MCMS Emergency Procedures
Please take some time to read the following information about emergency preparedness at school. Try to remember that, next to being at home with family, schools are the safest place to be during an emergency. School is a place where students are known and cared for and where we have practiced for emergencies and have amassed basic supplies, should they be needed. We recommend and hope that families have the discussion about “What to do if…” and that families have their own preparedness plan and supplies (more about this below. )
I. What are the types of emergencies that Medea Creek Middle School anticipates through preparedness?
We prepare for emergencies in a number of ways: education and information, rehearsal through drills and emergency scenarios and provisions (food, water, sanitation and first aid). Our planning focuses on three categories:
· Fire:Fire alarms sound. We rehearse basic evacuation from buildings (evacuation routes are posted in all rooms and offices); teachers lead students to painted room numbers on the blacktop and assemble on the field. We practice protocols of attendance/accountability.When an “all clear” is given, students return to their classrooms.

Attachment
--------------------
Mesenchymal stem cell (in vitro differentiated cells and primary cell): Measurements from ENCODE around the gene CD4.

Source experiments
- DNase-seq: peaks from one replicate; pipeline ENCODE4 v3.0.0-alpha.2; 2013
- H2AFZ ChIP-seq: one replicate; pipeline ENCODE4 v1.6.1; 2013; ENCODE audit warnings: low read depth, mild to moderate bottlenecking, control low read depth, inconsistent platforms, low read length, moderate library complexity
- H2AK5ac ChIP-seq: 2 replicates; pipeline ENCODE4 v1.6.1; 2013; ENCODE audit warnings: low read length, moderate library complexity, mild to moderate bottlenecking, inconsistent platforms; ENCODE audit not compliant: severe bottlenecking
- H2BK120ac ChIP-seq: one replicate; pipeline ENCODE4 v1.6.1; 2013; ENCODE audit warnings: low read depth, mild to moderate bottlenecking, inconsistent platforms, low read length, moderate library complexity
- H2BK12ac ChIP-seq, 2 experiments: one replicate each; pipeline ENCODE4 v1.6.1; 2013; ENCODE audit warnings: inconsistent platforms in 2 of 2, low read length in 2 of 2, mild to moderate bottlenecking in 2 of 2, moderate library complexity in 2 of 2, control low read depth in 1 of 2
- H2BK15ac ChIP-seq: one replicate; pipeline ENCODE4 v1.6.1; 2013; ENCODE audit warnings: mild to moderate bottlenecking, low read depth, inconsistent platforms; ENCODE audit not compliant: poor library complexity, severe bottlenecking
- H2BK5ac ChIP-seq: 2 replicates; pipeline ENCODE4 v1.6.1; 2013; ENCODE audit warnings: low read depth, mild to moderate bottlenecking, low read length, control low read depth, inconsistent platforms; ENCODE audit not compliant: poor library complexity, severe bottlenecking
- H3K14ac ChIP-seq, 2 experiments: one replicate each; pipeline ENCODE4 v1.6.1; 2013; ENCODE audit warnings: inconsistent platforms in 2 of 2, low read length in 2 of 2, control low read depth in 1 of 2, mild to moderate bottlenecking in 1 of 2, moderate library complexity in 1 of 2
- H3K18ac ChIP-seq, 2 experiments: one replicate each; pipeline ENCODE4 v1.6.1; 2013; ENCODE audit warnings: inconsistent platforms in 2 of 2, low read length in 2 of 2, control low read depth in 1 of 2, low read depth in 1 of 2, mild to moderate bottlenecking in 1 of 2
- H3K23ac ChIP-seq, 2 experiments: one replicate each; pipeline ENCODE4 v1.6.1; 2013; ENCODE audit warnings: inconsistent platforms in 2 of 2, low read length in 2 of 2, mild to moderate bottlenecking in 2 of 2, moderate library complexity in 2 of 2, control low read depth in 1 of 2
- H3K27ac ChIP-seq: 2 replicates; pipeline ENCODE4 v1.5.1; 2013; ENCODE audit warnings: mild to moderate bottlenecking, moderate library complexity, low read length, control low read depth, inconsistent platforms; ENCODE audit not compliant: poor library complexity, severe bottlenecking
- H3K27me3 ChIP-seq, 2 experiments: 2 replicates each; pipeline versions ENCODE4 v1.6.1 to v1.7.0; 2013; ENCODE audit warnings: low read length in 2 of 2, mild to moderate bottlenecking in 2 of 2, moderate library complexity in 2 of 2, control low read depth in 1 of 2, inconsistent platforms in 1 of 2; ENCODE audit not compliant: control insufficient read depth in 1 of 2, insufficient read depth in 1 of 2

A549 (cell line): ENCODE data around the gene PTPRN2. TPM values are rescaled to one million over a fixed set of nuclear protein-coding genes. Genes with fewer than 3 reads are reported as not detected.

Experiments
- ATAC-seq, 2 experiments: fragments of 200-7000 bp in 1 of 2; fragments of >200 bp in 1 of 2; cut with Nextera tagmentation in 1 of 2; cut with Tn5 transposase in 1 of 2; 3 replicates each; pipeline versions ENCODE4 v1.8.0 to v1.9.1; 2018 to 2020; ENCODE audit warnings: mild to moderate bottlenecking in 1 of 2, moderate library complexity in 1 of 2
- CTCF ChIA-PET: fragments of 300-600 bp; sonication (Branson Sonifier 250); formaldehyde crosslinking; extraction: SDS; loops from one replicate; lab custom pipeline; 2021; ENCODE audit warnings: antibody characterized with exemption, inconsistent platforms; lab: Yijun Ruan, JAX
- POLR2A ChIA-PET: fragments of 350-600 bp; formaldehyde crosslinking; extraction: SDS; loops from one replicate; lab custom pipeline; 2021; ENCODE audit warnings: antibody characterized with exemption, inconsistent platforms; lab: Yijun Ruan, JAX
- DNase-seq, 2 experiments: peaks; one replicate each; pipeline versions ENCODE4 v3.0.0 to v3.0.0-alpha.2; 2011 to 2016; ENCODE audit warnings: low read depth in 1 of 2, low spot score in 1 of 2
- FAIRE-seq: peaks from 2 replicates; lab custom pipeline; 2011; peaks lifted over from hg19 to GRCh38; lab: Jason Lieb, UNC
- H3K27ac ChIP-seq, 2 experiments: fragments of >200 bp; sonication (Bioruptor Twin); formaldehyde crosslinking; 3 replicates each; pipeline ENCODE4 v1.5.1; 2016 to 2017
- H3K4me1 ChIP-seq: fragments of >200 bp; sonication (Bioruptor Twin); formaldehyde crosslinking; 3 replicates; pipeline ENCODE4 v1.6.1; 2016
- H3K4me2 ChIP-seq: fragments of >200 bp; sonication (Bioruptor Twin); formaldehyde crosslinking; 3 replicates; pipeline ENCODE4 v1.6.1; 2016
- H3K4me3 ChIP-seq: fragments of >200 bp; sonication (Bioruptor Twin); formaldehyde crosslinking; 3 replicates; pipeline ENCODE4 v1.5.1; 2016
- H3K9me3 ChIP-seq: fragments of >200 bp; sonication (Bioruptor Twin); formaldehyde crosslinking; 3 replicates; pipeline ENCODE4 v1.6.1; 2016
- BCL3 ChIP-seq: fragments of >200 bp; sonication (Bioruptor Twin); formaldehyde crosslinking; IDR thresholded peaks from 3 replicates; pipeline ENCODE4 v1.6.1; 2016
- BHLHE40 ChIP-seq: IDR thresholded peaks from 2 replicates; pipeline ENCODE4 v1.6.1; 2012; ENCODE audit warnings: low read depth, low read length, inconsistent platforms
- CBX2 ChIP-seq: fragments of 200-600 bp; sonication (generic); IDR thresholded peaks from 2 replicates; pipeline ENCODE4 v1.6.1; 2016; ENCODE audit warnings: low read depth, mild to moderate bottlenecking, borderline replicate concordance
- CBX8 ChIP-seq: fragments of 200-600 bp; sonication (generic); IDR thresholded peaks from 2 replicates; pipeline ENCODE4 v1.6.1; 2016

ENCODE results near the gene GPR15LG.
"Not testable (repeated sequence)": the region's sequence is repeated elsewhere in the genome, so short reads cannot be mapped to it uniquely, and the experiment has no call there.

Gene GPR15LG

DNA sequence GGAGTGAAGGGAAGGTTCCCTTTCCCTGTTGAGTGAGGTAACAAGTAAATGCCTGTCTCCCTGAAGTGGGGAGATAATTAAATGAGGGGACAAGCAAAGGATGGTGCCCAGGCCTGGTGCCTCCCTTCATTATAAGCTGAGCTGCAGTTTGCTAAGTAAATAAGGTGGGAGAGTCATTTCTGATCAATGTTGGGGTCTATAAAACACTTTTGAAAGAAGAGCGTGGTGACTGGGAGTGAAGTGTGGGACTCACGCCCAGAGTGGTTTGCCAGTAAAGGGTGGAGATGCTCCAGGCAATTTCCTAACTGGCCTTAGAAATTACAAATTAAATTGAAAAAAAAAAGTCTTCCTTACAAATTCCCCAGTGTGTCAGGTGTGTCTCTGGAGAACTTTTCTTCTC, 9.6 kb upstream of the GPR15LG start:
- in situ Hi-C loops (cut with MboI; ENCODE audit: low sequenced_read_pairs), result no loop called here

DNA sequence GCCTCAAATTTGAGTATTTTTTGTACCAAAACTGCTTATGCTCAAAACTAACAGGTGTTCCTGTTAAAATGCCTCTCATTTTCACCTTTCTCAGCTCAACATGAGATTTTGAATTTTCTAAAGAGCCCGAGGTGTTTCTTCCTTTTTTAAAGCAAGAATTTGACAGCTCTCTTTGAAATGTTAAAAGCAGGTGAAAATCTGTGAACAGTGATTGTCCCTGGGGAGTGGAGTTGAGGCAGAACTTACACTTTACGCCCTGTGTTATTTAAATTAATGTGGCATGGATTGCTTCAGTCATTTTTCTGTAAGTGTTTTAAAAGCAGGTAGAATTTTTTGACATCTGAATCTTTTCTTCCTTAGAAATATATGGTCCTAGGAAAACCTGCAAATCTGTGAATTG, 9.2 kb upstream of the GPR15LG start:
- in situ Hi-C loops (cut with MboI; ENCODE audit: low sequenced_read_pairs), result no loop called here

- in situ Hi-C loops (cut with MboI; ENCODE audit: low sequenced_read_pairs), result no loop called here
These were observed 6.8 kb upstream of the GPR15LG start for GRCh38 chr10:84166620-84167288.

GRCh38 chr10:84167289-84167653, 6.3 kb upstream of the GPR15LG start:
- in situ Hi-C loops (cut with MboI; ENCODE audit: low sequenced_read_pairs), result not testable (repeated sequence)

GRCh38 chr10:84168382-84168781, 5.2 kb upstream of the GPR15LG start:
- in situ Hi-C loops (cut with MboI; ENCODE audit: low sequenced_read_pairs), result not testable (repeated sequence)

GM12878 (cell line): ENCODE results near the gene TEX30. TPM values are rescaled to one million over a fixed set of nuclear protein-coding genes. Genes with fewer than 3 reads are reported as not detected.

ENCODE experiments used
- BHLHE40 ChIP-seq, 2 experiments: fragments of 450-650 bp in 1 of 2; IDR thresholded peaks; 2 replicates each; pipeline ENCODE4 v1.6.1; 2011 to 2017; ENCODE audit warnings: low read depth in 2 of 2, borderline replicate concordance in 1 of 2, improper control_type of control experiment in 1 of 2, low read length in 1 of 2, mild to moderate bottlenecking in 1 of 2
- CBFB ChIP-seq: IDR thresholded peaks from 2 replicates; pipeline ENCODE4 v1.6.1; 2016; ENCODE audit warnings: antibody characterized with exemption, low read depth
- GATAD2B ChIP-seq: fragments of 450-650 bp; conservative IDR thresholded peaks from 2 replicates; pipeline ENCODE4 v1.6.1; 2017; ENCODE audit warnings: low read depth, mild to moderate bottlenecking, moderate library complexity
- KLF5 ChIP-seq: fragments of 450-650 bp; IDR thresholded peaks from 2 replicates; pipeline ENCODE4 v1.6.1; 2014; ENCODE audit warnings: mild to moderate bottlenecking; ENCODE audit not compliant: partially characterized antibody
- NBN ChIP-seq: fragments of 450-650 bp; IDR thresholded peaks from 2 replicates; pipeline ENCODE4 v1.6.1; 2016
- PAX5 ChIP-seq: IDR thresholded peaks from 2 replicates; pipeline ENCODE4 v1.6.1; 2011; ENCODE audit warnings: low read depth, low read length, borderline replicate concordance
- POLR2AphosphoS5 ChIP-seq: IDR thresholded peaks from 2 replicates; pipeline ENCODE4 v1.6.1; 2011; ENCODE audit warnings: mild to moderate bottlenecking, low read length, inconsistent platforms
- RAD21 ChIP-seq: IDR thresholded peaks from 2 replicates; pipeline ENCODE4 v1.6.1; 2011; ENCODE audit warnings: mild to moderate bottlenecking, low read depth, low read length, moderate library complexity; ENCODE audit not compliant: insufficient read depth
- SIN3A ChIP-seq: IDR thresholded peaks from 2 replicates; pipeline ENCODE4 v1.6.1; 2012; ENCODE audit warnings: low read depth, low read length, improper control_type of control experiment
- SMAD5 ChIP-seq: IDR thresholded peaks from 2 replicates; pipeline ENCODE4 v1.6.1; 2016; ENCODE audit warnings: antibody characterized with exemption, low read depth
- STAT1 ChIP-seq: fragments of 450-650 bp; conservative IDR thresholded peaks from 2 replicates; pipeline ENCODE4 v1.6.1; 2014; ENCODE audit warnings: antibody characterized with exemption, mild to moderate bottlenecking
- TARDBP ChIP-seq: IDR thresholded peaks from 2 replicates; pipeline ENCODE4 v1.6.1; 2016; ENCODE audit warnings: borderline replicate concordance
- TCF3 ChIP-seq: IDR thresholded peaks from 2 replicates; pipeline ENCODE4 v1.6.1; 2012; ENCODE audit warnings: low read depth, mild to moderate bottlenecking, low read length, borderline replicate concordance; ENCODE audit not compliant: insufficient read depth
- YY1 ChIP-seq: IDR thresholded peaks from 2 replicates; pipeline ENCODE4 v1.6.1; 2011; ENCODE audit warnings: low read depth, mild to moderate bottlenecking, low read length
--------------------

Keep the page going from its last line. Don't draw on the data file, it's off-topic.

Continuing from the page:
In the event of an actual emergency, the fire department and District are contacted and the situation is assessed.Should students be unable to return to class, parents will be notified via the District’s all call communication system, will be apprised of the situation and emergency release procedures, should that be feasible. Updates will be provided through this all call system and posts will be made on the school Website. Fire emergencies can include brush, building fires or explosions.
· Natural Disaster, such as Earthquake: A bell simulating a quake sounds. We evacuate and account for students the same way as for a fire drill and then practice protocols for emergency teams that secure the campus, search and rescue, provide first aid, assess damage, activate emergency supplies and resources, implement communication channels both within school and within the community, and begin the emergency release of students if and when necessary.